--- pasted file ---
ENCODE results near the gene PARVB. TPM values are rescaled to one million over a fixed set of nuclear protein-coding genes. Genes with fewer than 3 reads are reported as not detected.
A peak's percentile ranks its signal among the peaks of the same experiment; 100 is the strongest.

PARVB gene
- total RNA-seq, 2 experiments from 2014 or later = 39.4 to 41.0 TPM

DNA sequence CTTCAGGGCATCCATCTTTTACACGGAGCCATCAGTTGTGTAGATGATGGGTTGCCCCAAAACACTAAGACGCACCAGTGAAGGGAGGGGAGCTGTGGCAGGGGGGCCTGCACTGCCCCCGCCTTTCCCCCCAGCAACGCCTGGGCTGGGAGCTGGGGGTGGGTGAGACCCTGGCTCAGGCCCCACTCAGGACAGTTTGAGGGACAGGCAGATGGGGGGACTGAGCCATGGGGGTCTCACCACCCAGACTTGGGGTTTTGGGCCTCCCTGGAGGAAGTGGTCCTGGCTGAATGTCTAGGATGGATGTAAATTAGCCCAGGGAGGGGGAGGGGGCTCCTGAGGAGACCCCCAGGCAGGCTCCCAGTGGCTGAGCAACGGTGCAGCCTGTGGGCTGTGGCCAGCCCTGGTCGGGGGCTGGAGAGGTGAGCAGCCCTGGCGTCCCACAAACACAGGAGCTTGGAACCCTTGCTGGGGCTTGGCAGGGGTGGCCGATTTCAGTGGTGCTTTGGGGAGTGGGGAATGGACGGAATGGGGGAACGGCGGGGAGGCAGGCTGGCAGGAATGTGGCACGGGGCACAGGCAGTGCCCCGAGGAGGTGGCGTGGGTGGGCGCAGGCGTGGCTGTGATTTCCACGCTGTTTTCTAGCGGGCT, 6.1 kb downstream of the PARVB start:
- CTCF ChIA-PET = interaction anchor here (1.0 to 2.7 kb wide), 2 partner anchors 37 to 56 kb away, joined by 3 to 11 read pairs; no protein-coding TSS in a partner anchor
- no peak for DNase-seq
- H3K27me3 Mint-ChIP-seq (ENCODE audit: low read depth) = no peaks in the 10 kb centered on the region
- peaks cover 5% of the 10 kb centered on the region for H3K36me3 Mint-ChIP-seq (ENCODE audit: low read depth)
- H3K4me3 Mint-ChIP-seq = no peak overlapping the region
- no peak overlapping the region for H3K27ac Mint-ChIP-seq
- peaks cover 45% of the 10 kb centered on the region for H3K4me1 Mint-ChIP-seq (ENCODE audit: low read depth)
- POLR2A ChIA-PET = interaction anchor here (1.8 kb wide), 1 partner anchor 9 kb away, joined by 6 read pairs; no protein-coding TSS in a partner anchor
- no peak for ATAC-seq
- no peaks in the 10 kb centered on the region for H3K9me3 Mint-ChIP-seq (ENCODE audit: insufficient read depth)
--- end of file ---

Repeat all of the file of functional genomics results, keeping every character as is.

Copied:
ENCODE results near the gene PARVB. TPM values are rescaled to one million over a fixed set of nuclear protein-coding genes. Genes with fewer than 3 reads are reported as not detected.
A peak's percentile ranks its signal among the peaks of the same experiment; 100 is the strongest.

PARVB gene
- total RNA-seq, 2 experiments from 2014 or later = 39.4 to 41.0 TPM

DNA sequence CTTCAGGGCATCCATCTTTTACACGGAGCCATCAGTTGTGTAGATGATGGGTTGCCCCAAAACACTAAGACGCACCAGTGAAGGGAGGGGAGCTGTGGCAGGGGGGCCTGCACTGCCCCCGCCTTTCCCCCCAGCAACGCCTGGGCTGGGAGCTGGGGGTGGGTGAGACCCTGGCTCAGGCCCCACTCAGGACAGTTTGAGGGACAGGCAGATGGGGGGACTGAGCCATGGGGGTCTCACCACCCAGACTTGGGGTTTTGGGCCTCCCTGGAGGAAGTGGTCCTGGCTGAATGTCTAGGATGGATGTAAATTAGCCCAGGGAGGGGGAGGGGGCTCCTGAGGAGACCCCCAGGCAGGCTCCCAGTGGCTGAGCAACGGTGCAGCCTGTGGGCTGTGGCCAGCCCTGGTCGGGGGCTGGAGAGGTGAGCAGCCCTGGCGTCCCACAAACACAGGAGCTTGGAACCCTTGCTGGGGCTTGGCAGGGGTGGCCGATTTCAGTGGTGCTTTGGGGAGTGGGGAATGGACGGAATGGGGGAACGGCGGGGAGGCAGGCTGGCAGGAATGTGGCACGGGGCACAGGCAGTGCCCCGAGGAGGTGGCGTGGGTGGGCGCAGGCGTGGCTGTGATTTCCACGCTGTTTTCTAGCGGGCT, 6.1 kb downstream of the PARVB start:
- CTCF ChIA-PET = interaction anchor here (1.0 to 2.7 kb wide), 2 partner anchors 37 to 56 kb away, joined by 3 to 11 read pairs; no protein-coding TSS in a partner anchor
- no peak for DNase-seq
- H3K27me3 Mint-ChIP-seq (ENCODE audit: low read depth) = no peaks in the 10 kb centered on the region
- peaks cover 5% of the 10 kb centered on the region for H3K36me3 Mint-ChIP-seq (ENCODE audit: low read depth)
- H3K4me3 Mint-ChIP-seq = no peak overlapping the region
- no peak overlapping the region for H3K27ac Mint-ChIP-seq
- peaks cover 45% of the 10 kb centered on the region for H3K4me1 Mint-ChIP-seq (ENCODE audit: low read depth)
- POLR2A ChIA-PET = interaction anchor here (1.8 kb wide), 1 partner anchor 9 kb away, joined by 6 read pairs; no protein-coding TSS in a partner anchor
- no peak for ATAC-seq
- no peaks in the 10 kb centered on the region for H3K9me3 Mint-ChIP-seq (ENCODE audit: insufficient read depth)